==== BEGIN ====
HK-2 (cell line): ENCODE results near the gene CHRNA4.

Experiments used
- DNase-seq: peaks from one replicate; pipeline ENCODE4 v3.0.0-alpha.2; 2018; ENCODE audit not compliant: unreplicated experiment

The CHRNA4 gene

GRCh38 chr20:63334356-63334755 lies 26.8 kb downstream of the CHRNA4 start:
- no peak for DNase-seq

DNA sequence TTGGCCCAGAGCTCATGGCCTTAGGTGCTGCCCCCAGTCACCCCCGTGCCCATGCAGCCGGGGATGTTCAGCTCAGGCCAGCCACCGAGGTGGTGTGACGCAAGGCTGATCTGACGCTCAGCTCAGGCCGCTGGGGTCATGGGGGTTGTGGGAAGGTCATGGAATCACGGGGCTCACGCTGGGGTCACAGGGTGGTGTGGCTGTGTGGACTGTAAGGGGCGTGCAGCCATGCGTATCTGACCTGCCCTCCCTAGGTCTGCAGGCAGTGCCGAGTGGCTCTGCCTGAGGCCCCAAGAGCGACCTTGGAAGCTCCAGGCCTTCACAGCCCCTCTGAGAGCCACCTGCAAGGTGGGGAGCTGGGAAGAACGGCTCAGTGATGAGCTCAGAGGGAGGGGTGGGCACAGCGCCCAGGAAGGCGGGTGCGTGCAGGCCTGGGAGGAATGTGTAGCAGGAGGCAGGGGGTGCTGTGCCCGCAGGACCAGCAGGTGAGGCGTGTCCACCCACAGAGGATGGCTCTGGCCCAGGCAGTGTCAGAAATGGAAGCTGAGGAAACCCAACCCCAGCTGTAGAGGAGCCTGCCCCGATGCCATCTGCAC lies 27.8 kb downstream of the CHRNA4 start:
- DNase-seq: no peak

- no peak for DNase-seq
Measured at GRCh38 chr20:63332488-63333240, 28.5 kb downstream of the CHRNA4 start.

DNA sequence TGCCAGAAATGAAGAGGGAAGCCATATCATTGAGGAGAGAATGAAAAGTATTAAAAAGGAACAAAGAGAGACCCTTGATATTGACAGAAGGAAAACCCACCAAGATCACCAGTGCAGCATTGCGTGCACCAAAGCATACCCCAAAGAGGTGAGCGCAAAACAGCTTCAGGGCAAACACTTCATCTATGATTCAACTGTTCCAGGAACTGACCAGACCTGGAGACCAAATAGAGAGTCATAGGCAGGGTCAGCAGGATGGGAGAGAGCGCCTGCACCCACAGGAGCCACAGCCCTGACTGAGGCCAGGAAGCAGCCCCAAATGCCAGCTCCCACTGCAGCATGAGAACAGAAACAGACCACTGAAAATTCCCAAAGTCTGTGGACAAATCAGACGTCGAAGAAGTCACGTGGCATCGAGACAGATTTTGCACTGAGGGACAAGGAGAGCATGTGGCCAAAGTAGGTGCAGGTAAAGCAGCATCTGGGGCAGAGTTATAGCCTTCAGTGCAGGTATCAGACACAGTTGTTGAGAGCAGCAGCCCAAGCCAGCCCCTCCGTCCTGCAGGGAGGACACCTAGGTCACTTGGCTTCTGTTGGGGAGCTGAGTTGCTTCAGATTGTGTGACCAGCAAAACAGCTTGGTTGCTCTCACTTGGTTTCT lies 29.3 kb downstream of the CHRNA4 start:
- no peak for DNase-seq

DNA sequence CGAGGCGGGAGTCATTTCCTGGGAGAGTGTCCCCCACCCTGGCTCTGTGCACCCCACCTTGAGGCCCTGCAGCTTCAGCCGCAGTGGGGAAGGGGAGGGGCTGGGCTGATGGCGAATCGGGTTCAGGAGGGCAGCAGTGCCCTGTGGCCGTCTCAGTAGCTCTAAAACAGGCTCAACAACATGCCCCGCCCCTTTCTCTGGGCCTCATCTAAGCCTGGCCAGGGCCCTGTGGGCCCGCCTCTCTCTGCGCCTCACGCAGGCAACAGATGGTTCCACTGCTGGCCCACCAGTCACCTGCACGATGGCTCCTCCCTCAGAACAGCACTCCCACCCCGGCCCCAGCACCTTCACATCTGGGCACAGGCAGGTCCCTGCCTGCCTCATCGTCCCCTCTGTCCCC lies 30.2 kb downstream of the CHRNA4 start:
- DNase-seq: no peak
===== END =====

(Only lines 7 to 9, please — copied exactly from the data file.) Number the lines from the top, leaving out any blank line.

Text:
DNA sequence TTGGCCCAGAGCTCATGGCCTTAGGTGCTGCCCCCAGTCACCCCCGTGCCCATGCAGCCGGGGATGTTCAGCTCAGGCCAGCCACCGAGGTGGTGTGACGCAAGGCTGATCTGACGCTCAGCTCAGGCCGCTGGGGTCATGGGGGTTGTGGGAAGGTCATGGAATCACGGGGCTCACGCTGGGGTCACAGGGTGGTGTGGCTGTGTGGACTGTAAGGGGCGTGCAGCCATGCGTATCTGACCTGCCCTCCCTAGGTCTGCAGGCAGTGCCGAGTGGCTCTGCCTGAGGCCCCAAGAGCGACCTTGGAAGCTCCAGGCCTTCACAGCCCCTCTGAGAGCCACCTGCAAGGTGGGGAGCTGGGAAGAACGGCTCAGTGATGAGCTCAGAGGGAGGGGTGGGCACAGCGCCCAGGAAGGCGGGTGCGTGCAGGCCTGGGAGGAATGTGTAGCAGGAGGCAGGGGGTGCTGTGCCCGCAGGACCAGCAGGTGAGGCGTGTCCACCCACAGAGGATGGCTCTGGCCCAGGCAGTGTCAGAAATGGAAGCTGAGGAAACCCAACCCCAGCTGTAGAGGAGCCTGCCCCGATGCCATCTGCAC lies 27.8 kb downstream of the CHRNA4 start:
- DNase-seq: no peak

- no peak for DNase-seq